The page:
C(H)4; Let’s Talk Methane
Welcome to week 2 of COP26, the UN Climate Change Conference taking place in Glasgow, Scotland. As the calendar flips towards November 12 and the clock ticks menacingly towards midnight on an official conference emissions agreement (think the 2015 Paris Climate Accords), there have been a number of other newsworthy commitments, announcements, and pledges — along with some newsworthy lack of commitments, announcements, and pledges — to report on. And while not everyone is as thrilled with admittedly (and familiarly) toothless promises, these declarations represent big swings by important actors and they are worth discussing. In today’s newsletter (as well as over the last month-plus in general), one lesser known, incredibly potent greenhouse gas is getting its day in the sun.
As of November 2, over 100 nations have joined the Global Methane Pledge to cut 2030 global methane emissions by 30% when compared to 2020 levels. So, what is methane? And why all the attention now? Methane, or CH4, is the primary component of natural gas and the second most abundant greenhouse gas after CO2, accounting for ~20% of global emissions. Methane, which is primarily emitted by humans in the agriculture and energy sectors, is classified as a short-lived climate pollutant (“SLCP”) and has a much shorter lifespan than CO2 with ~80–90% of it removed naturally from the atmosphere in 10–12 years, compared with a close to 100-year lifespan for CO2. With ~1/5 of emissions and 1/10 the lifespan, why is methane all of the sudden such a flashpoint and topic of conversation? That’s because, within its lifespan, methane is generally considered to be around 84x more potent than CO2, trapping more heat and thus, disproportionately contributing to climate change.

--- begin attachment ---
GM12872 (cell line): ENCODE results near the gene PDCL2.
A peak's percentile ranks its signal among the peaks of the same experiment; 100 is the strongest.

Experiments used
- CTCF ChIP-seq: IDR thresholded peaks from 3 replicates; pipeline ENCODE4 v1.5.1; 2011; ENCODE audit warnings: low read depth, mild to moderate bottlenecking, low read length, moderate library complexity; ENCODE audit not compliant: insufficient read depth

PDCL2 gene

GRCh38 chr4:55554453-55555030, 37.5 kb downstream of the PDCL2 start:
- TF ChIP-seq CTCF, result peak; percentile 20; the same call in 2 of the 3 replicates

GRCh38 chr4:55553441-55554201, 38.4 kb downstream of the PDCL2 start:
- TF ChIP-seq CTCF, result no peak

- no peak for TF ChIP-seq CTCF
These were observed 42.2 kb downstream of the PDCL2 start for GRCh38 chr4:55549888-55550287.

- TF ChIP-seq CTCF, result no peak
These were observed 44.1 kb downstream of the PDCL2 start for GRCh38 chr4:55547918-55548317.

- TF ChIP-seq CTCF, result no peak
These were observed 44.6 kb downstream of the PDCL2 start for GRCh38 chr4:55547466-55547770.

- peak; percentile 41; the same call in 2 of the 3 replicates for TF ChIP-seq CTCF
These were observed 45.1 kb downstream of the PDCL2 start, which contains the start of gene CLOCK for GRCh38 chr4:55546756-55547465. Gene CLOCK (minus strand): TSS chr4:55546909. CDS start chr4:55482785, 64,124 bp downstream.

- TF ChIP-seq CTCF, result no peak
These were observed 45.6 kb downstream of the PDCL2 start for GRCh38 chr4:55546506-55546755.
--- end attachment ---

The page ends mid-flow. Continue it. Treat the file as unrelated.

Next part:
Beyond its potency, however, reducing methane emissions in the short-term can slow global warming immediately, has commercial value as the main component of natural gas, and the technology to do it already exists! (Estimates claim that up to 75% of methane emissions from the oil and gas industry can be avoided using existing technology, with 2/3 of that reduction coming at no net cost.) While this all sounds great — outsized impact with existing technology and even pending policies to lend teeth — it’s worth noting that China, Russia, and India, the world’s top-3 methane emitting countries, have not signed the pledge. Oh, and also the pledge is just that, a pledge, not a legally binding commitment.
Here at FWP we won’t let that stop us from trying to move this needle. We are actively sourcing and underwriting projects and new technologies that are addressing the methane issue. Heralded by U.S. climate envoy John Kerry as the “single fastest strategy that we have to keep a safer, 1.5-degree Centigrade future within reach,” reducing methane emissions represents an achievable and, importantly for our clients, profitable ambition.
Tucker Pribor, Head of Investments
The U.S. Congress (finally) passed the bipartisan infrastructure bill last week; the bill has billions of dollars slated for environmental purposes such as EV charging, clean energy and grid-related investments, and climate resiliency measures.
Want to cut your own personal methane footprint? Bypass that red meat and choose the alternative protein option (better you than me… nobody’s perfect).
Looking for some light reading? The Biden administration released the first ever National Intelligence Estimate (“NIE”) on climate change last month, showing that climate change is an increasing risk to U.S. National Security.
This newsletter is intended solely for informational purposes, and should not be construed as investment/trading advice and are not meant to be a solicitation or recommendation to buy, sell, or hold any securities mentioned. Any reproduction or distribution of this document, in whole or in part, or the disclosure of its contents, without the prior written consent of Flat World Partners is prohibited